From the forest to the factory, Birth of a Board follows the life cycle of a snowboard. It begins with the hewing of a tree in Vermont, which is transferred to the Burton factory to be shaped, painted, and packaged. It is then shipped to sunny California where Shawn White gives it the worst decal job ever at his Hollywood Hills Chateau and then finally brought up to Lake Tahoe for a taste of fresh snow.
Also, it was shot entirely on a GoPro, in case, you know, you missed that…
However, like most problems, an ounce of prevention can be worth a pound of cure, and one way to do that is to raise awareness and educate people about the risks involved with back country skiing. Joining that effort are the filmmakers from F9 Photo, who are currently finishing up their feature documentary Snow Guardians. The film immerses the viewer in the life and work of Ski Patrol at several Rocky Mountain Ski Resorts. They hope to capture the hard work and passion of Ski Patrol and snow science experts as they endeavor to save lives in challenging, dangerous, yet beautiful locations.
The team just recently finished up a successful round of funding on Kickstarter that should help them finish up post-production. Look for Snow Guardians to be release sometime these year.
It’s been a remarkably dry winter across much of the globe this year, which has been a major damper for just about every snowboarder and skier (especially after last year’s bonanza). But despite the less-than-ideal conditions, people have been finding ways to take advantage of what little snow they have available. In the patchy snow covered backcountry of Utah the sport of Powdersurfing has been taking off – giving boarders a totally new way to shred powder.
A cross between skate and snowboarding, Powdersurfing uses a modified snowboard without bindings to allow for more freestyle mobility. This smaller and more portable version allows boarders to take advantage of often over-looked terrain, like lightly dusted fields or drifts in the densely wooded hills. Not being attached to the board also opens up a range new possibilities and makes for a challenging and unique experience.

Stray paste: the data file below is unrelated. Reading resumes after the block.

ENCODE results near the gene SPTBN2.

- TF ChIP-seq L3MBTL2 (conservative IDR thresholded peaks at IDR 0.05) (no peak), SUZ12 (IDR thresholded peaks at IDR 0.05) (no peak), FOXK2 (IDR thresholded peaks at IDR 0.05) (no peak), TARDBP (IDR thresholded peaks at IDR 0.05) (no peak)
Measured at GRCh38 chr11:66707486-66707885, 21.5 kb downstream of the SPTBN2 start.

One of the pioneers of Powdersurfing is Jeremy Jensen, who started Grassroots Powdersurfing. He would spend his summers at the skate park and winters on the slopes, so combining the two activities seemed like a no-brainer. After 5 years of research and developed the company put out their first board in 2009 and the following has been growing ever since.
Is it one of the guys from Daft Punk? Is it the Stig’s Scandinavian cousin? Actually it’s Artec pro snowboarder William Hughes wearing a suit covered with L.E.D.s.
For his new short film, London-based photographer Jacob Sutton‘s wanted to capture the image of a luminescent snowboarder carving his way down a dark desolate slope. “I was really drawn to the idea of a lone character made of light surfing through darkness,” says Sutton of his costume choice. “I’ve always been excited by unusual ways of lighting things, so it seemed like an exciting idea to make the subject of the film the only light source.”
Shot over a period of 4 nights in the Rhône-Alpes region of south-eastern France, the film crew had to battle -25 C degree weather as well as a temperamental light suit. Despite the grueling conditions, or perhaps because of them, the images have a striking other-worldly quality to them. “Filming in the suit was the most surreal thing I’ve done in 20 years of snowboarding,” says Hughes.